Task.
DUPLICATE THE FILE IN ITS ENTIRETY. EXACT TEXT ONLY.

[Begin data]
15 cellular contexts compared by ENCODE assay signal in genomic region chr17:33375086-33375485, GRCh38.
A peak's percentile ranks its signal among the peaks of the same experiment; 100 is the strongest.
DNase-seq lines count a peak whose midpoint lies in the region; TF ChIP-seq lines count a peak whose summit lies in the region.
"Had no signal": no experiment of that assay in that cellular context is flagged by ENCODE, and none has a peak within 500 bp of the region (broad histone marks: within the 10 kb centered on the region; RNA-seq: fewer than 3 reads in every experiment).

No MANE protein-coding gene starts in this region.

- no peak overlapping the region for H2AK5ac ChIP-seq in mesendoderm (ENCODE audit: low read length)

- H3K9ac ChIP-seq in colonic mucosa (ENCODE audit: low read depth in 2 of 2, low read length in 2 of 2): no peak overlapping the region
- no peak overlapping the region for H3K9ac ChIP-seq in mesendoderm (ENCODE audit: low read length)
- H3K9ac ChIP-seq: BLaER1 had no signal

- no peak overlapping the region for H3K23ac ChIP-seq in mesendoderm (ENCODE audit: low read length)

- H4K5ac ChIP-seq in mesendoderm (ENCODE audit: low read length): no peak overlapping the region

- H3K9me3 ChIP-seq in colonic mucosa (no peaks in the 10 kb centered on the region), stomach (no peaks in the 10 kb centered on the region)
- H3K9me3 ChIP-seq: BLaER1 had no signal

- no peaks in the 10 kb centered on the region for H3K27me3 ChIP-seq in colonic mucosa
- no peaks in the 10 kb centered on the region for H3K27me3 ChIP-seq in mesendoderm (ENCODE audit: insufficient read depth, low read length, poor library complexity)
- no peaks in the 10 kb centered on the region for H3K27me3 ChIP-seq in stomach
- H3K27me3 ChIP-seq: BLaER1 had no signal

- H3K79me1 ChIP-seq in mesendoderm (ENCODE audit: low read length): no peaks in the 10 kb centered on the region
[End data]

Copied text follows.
15 cellular contexts compared by ENCODE assay signal in genomic region chr17:33375086-33375485, GRCh38.
A peak's percentile ranks its signal among the peaks of the same experiment; 100 is the strongest.
DNase-seq lines count a peak whose midpoint lies in the region; TF ChIP-seq lines count a peak whose summit lies in the region.
"Had no signal": no experiment of that assay in that cellular context is flagged by ENCODE, and none has a peak within 500 bp of the region (broad histone marks: within the 10 kb centered on the region; RNA-seq: fewer than 3 reads in every experiment).

No MANE protein-coding gene starts in this region.

- no peak overlapping the region for H2AK5ac ChIP-seq in mesendoderm (ENCODE audit: low read length)

- H3K9ac ChIP-seq in colonic mucosa (ENCODE audit: low read depth in 2 of 2, low read length in 2 of 2): no peak overlapping the region
- no peak overlapping the region for H3K9ac ChIP-seq in mesendoderm (ENCODE audit: low read length)
- H3K9ac ChIP-seq: BLaER1 had no signal

- no peak overlapping the region for H3K23ac ChIP-seq in mesendoderm (ENCODE audit: low read length)

- H4K5ac ChIP-seq in mesendoderm (ENCODE audit: low read length): no peak overlapping the region

- H3K9me3 ChIP-seq in colonic mucosa (no peaks in the 10 kb centered on the region), stomach (no peaks in the 10 kb centered on the region)
- H3K9me3 ChIP-seq: BLaER1 had no signal

- no peaks in the 10 kb centered on the region for H3K27me3 ChIP-seq in colonic mucosa
- no peaks in the 10 kb centered on the region for H3K27me3 ChIP-seq in mesendoderm (ENCODE audit: insufficient read depth, low read length, poor library complexity)
- no peaks in the 10 kb centered on the region for H3K27me3 ChIP-seq in stomach
- H3K27me3 ChIP-seq: BLaER1 had no signal

- H3K79me1 ChIP-seq in mesendoderm (ENCODE audit: low read length): no peaks in the 10 kb centered on the region